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Mississippi Music Stories

Mississippi Music Stories

In his work with the GRAMMY Museum Mississippi, Dean of Liberal Arts Dan Cavicchi has shed new light on how the state's musicians helped define pop music—and how pop music has changed the world.

Dean of Liberal Arts Dan Cavicchi researched and wrote 400 artist and industry profiles for GRAMMY Museum Mississippi's core exhibit.

Ever eager to share his belief that popular music deserves critical attention, Dean of Liberal Arts Daniel Cavicchi embraces the unique challenges posed by music history museums. “Sound isn't contained easily,” says the historian, who was invited to help create two permanent exhibits for the Recording Academy’s new GRAMMY Museum Mississippi.

Having worked as a curator for the organization’s flagship GRAMMY Museum in Los Angeles almost a decade ago, Cavicchi was pleased to expand on that earlier work and extend the reach of his research. “I love finding [audiences] I haven’t talked to before or had the opportunity to reach yet,” he says of bringing music scholarship to the general public. In fact, creating new ways to teach and understand how the arts intersect with American history and society is essential to both his own research and RISD’s approach to liberal arts education.

“You’re only getting part of the picture if you’re not looking at the arts in American history,” Cavicchi affirms. “They don’t just exist on the side. They are central to who we are and how we think about ourselves.”

Dean of Liberal Arts Dan Cavicchi

For GRAMMY Museum Mississippi, the historian wrote content for a series of short films that address how popular music influences contemporary culture overall—a continuation of the Culture Shock exhibition he created for the LA museum. He also created content for Mississippi Music Table, a massive, interactive digital display created in collaboration with Gallagher & Associates to highlight the Magnolia State’s formidable contribution to music in the US and worldwide.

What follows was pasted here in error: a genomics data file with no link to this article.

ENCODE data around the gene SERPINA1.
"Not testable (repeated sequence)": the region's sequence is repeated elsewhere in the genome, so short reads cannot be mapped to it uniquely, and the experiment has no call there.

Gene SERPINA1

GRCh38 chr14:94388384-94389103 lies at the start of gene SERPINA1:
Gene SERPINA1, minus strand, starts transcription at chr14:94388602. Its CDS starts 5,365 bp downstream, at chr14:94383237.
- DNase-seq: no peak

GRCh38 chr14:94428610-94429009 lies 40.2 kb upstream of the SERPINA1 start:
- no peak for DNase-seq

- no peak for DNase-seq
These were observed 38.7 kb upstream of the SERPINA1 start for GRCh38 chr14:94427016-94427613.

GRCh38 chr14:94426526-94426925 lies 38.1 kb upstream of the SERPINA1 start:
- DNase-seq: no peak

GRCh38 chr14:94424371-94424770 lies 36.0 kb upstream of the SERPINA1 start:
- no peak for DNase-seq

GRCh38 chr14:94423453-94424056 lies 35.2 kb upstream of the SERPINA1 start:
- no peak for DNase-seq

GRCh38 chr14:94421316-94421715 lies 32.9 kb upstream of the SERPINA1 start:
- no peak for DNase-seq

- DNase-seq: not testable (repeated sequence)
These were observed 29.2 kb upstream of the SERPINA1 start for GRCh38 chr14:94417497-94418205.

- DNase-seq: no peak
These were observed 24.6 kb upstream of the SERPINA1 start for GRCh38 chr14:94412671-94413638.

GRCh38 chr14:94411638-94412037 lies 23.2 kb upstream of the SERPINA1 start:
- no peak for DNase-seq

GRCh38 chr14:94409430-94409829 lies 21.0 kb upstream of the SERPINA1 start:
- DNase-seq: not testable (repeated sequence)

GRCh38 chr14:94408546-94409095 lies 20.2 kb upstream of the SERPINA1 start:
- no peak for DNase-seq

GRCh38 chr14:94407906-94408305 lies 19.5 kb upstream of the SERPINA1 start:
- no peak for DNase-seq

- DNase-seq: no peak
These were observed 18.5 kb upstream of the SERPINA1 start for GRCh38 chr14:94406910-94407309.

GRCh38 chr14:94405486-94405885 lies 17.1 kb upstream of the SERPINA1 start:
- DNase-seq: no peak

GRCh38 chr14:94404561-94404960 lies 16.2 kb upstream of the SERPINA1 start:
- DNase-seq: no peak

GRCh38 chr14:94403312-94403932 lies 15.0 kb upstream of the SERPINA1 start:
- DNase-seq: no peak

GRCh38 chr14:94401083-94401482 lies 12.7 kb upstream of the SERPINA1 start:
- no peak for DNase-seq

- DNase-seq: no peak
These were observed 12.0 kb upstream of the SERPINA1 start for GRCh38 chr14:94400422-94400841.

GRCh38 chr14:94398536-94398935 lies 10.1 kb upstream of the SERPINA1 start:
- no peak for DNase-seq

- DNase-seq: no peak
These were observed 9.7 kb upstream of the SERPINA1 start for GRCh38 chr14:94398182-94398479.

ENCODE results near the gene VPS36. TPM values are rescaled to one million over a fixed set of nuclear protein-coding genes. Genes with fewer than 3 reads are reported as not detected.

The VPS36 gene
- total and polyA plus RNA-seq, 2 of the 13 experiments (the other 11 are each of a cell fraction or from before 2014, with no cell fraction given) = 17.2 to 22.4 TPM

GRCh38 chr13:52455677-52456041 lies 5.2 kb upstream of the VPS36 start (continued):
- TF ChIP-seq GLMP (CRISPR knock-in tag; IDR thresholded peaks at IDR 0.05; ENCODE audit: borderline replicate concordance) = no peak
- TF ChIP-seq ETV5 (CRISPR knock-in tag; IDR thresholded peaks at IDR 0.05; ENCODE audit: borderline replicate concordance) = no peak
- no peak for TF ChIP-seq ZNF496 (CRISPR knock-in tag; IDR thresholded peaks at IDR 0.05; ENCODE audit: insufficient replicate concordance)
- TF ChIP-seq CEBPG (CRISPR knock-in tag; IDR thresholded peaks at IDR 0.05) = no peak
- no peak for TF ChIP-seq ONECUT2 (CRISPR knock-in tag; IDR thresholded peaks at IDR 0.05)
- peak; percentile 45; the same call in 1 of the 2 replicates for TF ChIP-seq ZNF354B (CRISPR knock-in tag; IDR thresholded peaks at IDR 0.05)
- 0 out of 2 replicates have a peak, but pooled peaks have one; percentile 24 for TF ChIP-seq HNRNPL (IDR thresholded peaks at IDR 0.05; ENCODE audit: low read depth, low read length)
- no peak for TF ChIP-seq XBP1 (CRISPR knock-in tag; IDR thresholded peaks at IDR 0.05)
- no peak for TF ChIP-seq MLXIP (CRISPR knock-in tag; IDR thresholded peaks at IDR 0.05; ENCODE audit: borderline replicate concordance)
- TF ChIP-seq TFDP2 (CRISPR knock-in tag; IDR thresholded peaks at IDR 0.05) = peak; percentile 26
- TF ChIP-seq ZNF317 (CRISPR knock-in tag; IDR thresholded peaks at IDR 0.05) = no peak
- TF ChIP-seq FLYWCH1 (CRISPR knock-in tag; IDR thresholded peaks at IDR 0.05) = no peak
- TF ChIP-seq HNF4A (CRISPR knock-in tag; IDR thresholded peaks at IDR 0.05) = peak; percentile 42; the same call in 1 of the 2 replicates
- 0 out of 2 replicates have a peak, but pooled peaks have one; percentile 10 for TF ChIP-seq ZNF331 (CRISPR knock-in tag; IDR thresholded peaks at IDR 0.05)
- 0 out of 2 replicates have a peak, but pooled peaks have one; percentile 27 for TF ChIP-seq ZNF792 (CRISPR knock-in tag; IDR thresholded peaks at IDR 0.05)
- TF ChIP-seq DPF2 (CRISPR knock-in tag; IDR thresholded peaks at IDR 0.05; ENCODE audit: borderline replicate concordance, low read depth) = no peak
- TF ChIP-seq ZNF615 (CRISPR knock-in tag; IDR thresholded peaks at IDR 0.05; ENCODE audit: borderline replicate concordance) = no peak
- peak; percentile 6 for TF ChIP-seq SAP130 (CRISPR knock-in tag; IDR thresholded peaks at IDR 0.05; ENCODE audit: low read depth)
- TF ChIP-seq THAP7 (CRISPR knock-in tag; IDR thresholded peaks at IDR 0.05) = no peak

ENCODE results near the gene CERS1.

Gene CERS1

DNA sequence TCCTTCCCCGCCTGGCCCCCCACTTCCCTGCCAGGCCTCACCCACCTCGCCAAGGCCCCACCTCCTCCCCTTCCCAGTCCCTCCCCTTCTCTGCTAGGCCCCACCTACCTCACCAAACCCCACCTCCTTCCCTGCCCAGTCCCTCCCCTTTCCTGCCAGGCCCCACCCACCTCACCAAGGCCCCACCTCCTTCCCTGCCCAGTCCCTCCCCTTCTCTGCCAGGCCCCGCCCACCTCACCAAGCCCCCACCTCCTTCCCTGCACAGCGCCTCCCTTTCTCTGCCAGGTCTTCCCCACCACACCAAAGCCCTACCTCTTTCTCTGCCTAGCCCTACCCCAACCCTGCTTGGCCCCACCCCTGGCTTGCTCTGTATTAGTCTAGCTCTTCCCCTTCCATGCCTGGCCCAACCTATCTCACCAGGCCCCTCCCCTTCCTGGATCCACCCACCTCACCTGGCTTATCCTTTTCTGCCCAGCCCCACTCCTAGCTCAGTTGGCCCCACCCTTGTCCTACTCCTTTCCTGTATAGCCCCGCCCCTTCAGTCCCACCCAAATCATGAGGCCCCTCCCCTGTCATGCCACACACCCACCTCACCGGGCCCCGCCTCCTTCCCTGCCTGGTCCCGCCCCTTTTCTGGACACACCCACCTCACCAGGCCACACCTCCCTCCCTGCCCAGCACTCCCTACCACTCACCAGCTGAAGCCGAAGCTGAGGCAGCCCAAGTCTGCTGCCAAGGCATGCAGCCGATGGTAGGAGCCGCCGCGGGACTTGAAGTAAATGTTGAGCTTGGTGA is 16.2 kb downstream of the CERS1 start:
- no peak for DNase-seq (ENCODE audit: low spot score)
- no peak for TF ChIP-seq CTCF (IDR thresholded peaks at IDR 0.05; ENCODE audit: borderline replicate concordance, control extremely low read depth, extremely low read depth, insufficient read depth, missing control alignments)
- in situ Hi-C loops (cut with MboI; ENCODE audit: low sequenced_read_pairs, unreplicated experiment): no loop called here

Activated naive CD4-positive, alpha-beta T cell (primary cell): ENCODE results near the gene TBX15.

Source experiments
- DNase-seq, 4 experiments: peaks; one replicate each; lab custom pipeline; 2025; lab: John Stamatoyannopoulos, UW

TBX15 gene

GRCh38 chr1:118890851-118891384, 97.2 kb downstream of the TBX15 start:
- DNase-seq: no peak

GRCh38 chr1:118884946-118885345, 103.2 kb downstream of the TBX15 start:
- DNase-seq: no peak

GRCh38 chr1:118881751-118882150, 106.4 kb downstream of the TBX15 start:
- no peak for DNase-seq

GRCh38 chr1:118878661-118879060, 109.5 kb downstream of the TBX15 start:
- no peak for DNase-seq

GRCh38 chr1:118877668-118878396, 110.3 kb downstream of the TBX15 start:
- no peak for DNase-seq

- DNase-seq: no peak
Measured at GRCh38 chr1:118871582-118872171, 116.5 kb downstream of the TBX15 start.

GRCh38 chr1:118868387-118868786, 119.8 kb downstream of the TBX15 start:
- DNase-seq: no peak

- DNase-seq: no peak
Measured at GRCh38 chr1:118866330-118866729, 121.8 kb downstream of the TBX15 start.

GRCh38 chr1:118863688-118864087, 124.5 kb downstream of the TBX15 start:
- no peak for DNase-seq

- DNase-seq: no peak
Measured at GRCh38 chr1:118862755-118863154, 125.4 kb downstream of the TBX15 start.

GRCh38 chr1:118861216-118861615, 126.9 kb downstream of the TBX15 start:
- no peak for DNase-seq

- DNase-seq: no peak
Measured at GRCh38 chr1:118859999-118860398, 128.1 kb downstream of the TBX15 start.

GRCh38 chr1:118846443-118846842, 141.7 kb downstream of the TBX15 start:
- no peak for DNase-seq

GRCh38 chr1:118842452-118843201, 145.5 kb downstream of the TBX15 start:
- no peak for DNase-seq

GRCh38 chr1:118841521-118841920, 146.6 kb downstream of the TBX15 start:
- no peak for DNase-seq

“This was a little daunting,” Cavicchi says, noting that despite his extensive research into popular music and its audiences, he hadn’t realized the sheer magnitude of Mississippi’s influence on American music history. “The more I got into it, the more I began to think, ‘Everyone’s from Mississippi!’’—with blues pioneer Robert Johnson, soul legends like David Ruffin and Mavis Staples and recent stars such as Faith Hill and Britney Spears among the 67 Mississippi-born artists included in the exhibit.

Capturing the essence of each artist’s contribution in 50 words or less was a challenge, to say the least, but in the end, Cavicchi wrote concise profiles of 400 musicians and songwriters who are either from Mississippi, influenced an artist from the state or have been inspired by musicians from the Delta region. Today visitors can access the work he did in collaboration with the museum’s Executive Director Bob Santelli and other contributors via a state-of-the-art confluence of sound, image and text designed to reflect the flow of the Mississippi River.

“You are only getting part of the picture if you are not looking at the arts in American history. They don't just exist on the side. They are central to who we are and how we think about ourselves.”

“When you’re looking at this table,” Cavicchi says, “you’re looking at an amazingly broad matrix of influence in the history of American music. I mean, it is American music.”

Cavicchi’s update of Culture Shock for GRAMMY Museum Mississippi highlights just a few of the major phenomena connecting popular and genre music with larger societal issues in the decade that began in 2010. The short films address how web-based media platforms like YouTube have created new paths to music stardom, how music festivals have evolved into a central economic driver of the mainstream recording industry, the rise of Electronic Dance Music (EDM) and LGBTQQ activism by musicians who have helped “change the national conversation and put it on a different footing.”

“For all of these movies [in the new Culture Shock exhibit], it’s a matter of trying to help people understand that popular music is not just entertainment,” Cavicchi points out. “It’s a real force in society for giving people a voice and prompting new thinking and dialogue about key social issues.”

Robert Albanese

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